My take: better ways exist, but how to preach to the non-converted?

Much that we see around us in technology is shaped as a result of the constraints of its time. Relational databases enabled a step up from the monolithic data structures of the 1970s (though of course, some of the latter are still running, quite successfully), in no small part by enabling more flexible data structures to exist. MongoDB took the same idea one step further, doing away with the schema completely.

Is the MongoDB model the right answer for everything? No, and that would never be the point – nor are relational models, nor any other data management structures (including the newer capabilities in MongoDB’s stable). Given that data management vendors will continue to innovate, more important is choosing the right tool for the job, or indeed, being able to move from one model to another if need be.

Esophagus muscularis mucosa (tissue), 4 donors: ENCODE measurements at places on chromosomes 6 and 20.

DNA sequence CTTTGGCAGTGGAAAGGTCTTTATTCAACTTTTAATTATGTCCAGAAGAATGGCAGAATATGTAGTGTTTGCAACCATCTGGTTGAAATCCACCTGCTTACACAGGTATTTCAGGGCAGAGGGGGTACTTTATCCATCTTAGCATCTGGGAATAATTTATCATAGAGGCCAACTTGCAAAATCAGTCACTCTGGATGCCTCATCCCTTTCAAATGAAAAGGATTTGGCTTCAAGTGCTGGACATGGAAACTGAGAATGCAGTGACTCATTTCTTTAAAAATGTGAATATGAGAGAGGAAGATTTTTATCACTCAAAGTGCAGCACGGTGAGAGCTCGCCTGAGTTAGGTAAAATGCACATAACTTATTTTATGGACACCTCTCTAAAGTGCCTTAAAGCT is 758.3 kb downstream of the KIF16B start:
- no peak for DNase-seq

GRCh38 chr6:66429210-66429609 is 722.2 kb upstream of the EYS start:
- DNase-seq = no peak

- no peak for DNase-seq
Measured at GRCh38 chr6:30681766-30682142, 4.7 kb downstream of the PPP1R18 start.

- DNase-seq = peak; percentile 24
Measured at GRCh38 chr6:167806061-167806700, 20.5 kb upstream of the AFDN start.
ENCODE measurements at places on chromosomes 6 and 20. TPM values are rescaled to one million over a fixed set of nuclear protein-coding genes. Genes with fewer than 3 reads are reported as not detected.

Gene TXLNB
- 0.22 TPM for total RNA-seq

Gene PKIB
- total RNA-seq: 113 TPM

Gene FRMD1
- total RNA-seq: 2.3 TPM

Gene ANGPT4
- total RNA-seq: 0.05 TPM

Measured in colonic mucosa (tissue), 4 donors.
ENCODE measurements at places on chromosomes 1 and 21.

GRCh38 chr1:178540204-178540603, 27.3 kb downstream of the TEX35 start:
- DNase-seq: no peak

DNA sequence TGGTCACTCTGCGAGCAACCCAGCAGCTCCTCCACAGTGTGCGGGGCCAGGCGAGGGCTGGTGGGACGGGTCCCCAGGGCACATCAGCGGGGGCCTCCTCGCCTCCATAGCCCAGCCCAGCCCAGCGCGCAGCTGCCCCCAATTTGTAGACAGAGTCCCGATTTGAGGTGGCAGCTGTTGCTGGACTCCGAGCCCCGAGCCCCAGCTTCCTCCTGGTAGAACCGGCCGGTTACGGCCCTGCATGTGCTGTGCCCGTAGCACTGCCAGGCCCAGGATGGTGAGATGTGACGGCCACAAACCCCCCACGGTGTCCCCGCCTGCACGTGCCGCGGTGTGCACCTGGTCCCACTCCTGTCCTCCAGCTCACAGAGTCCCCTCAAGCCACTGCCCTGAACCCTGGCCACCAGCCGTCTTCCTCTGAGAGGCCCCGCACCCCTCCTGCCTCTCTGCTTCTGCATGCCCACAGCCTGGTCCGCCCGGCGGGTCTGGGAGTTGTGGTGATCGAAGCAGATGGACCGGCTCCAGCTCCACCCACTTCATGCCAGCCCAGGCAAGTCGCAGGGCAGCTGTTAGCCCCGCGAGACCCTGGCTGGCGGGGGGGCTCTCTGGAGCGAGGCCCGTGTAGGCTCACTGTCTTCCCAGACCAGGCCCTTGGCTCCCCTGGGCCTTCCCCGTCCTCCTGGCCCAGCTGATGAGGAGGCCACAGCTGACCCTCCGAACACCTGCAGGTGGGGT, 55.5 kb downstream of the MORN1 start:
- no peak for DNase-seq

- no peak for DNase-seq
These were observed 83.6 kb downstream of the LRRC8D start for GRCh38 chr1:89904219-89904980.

This is more about mindset, therefore. Traditional views of IT have been to use the same technologies and techniques, because they always worked before. Not only does this risk trying to put square pegs in round holes, but also it can mean missed opportunities if the definition of what is possible is constrained by what is understood.

I would love to think none of this needs to be said, but in my experience large organisations still look backward more than they look forward, to their loss. We often talk about skills in data science, the shortage of developers and so on, but perhaps the greater gap is in senior executives that get the need for an engineering-first mindset. If we are all software companies now, we need to start acting accordingly.